But if you use the S.U.P.E.R. ticket, you will need more time, even on a single day (You need almost two full hours if you want to visit the houses of Livia and Augustus alone).
The Palatine Hill (and Roman Forum and Colosseum) all open at 8:30 every day. Closing time is "one hour before sunset", and so changes a lot throughout the year. Last entry is one hour before closing time.
For the complete schedule, visit CoopCulture.
In terms of when to visit the Palatine Hill during the day, when the weather is warm, I would always suggest visiting it during the hottest part of your visit to Ancient Rome. This is the only one of the three parks that has plenty of shade and places to sit down.
The Colosseum and Roman Forum are both devoid of shade and seating.
So if you have a morning visit, go to the Colosseum first, then the Roman Forum and then the Palatine Hill closest to noon. If you have an afternoon visit, start at the Palatine Hill, work your way down to the Roman Forum, and finally visit the Colosseum.
The Palatine Hill is next to the Colosseum, across from Capitoline Hill, and above the Roman Forum. It also looks over the Circus Maximus and can be seen from the Aventine Hill.
You can enter the Palatine Hill directly on via di San Gregorio 30.
You can also access the Palatine Hill from the Roman Forum, simply by climbing up, either through the middle (and the Farnese Gardens), or on the side of the Roman Forum where the Arch of Titus is.
You can leave the Palatine Hill at the entrance on via di San Gregorio 30, or you can go into the Roman Forum and leave it from there, at the various exit points, in many different spots, depending on where you want to go.
If you plan to come to the Palatine Hill by Metro (subway), you'll be coming by Blue Line B.
Get off at Circo Massimo (closest to the Palatine Hill), or at the Colosseo stop (closest to the Colosseum but also only about a 10 minute walk from the Palatine Hill entrance).
If you decide to reach the Palatine Hill by bus, remember that on Sundays, the via dei Fori Imperiali is completely pedestrian, so you will have to get a bus that stops nearby.
There are dozens of buses that take you to or near the Palatine Hill/Colosseum. A few important lines are:
If you have a smartphone or device with data, you can easily use Google maps to see what transportation will get you there. You will want to either go to the Colosseum (Piazza del Colosseo 1) or to the Palatine Hill entrance (via di san Gregorio 1).
There are many different companies offering hop-on/hop-off open bus tours of Rome. They are all similar and every single one of them includes a stop at the Colosseum.
In fact, the "Colosseum" stop is actually right at the entrance of the Palatine Hill!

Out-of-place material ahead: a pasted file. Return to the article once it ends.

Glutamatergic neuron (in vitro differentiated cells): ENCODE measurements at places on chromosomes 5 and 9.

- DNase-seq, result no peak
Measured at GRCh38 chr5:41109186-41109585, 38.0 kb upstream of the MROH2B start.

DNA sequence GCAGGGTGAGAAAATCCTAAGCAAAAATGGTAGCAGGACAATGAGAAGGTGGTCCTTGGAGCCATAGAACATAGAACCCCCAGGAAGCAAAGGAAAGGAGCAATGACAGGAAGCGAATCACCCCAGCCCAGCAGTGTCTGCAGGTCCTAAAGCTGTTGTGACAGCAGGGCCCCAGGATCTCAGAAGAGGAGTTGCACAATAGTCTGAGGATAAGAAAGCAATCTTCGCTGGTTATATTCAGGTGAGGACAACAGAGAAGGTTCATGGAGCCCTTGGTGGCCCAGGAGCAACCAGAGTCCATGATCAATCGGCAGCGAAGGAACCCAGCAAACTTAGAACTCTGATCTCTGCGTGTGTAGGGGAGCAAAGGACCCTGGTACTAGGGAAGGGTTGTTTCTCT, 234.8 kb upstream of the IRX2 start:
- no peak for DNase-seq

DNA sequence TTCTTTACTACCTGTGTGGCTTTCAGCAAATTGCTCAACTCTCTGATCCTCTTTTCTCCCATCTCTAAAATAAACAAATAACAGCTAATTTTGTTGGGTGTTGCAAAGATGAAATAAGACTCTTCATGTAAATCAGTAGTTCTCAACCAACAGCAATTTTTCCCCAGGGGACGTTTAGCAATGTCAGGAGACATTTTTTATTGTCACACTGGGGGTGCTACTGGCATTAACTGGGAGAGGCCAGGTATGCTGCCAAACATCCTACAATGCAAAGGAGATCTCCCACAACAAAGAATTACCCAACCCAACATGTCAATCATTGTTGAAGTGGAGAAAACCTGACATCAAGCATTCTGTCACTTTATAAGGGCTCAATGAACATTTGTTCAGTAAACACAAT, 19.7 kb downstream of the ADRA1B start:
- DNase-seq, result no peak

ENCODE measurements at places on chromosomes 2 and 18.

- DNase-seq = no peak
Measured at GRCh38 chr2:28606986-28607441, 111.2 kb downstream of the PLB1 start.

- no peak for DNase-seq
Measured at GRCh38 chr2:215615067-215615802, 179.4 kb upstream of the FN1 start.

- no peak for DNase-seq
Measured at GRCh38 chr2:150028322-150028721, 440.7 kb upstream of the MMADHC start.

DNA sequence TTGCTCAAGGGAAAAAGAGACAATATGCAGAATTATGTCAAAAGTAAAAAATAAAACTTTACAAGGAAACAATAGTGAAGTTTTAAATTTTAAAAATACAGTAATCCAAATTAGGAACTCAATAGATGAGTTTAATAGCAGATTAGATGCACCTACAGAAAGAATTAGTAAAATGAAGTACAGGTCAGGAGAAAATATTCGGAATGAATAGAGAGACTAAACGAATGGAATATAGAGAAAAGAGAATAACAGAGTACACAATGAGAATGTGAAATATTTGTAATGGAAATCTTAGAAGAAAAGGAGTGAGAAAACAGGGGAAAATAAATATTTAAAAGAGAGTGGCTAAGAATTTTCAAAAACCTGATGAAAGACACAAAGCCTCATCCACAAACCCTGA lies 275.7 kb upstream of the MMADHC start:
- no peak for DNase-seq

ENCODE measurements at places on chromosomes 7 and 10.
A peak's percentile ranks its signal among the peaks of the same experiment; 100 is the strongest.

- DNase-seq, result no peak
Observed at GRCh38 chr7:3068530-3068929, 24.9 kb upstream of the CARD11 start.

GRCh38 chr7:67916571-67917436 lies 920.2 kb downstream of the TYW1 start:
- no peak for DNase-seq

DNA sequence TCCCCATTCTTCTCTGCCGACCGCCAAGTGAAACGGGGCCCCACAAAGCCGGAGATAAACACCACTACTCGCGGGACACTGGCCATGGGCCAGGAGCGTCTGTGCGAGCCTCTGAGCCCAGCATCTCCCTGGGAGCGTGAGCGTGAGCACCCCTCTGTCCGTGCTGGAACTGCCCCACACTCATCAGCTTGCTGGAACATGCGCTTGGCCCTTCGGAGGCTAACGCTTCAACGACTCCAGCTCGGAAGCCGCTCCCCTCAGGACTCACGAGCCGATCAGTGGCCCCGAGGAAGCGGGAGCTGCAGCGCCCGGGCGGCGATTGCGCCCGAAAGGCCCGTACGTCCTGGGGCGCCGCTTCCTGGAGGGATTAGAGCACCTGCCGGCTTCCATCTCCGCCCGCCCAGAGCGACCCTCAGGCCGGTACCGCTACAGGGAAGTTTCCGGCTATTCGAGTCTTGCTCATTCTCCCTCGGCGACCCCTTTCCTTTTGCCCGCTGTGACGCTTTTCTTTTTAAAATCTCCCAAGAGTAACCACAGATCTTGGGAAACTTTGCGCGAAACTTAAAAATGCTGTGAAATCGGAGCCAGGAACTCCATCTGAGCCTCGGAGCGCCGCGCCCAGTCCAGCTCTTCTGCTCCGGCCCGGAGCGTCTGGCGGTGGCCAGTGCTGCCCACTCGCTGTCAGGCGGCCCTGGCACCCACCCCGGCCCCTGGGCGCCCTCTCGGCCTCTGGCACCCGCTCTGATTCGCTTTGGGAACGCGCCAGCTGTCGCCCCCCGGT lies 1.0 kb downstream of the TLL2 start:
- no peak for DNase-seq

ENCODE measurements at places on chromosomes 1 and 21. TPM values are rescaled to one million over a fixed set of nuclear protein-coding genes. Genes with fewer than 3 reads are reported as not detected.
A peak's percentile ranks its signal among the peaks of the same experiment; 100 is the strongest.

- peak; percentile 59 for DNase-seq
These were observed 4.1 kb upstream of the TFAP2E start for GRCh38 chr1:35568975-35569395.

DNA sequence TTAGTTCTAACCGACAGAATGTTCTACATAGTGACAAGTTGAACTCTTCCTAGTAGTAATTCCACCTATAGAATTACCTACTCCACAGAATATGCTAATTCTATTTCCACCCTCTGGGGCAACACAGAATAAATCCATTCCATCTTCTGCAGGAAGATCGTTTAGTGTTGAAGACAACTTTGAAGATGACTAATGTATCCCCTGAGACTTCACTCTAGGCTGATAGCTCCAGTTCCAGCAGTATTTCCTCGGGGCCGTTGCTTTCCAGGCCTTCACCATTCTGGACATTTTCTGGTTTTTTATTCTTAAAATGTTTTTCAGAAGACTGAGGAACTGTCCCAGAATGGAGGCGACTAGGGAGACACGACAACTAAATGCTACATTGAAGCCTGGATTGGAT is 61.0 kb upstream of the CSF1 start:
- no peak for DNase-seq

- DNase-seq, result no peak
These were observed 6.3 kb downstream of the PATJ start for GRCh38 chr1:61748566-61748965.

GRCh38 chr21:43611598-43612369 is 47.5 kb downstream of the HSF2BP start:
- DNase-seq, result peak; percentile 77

If you are enjoying a day of walking to, from and around the Ancient Rome sites, you'll want to walk up the via dei Fori Imperiali.
Another option is to come from the Circus Maximus, especially if you've included some sight-seeing on the Aventine Hill, and maybe to the orange tree garden or the rose garden.
There is no restaurant per se inside the Palatine Hill.
What you see below is pretty much it for refreshments. Definitely bring some water, or a water bottle you can refill.
You should not bring a major picnic to the Palatine Hill, but I do see people eating sandwiches and think this is a good idea.
In fact I suggest bringing a bar or sandwich so you can snack and not have to leave due to low blood sugar.
The Palatine Hill is the only one of the three parks that has lots of places to sit, grass, and plenty of shade.
It's not easy to navigate the winding, uneven paths and roads that cover the Palatine Hill.
With a wheelchair, it's next to impossible. (This is true of strollers as well. You are better off coming without a stroller if you can help it.)
I have found one company that offers a unique kind of wheeled-chair that allows someone who cannot walk a way to get around these kinds of archeological sites. The apparatus is called a "wheely-trekky" and it does look like a good solution for getting around the Palatine Hill in a wheelchair. Check out their page here. (nb - I am not affiliated with this company in any way. Please contact them directly for all enquiries.)
There IS better access for people in wheelchairs at both the Roman Forum and the Colosseum.
You can find restrooms (that are pretty clean and modern) on the Palatine Hill Rome at the following locations:
On the below map, you can see where the Palatine Hill, Roman Forum, and Colosseum are in relation to each other. I've also included entry and exit points, and specific places of interest in the Roman Forum and Palatine Hill.
Zoom out of the map to see where the Palatine Hill is in relation to the Colosseum, Roman Forum, Capitoline Hill and other points of interest.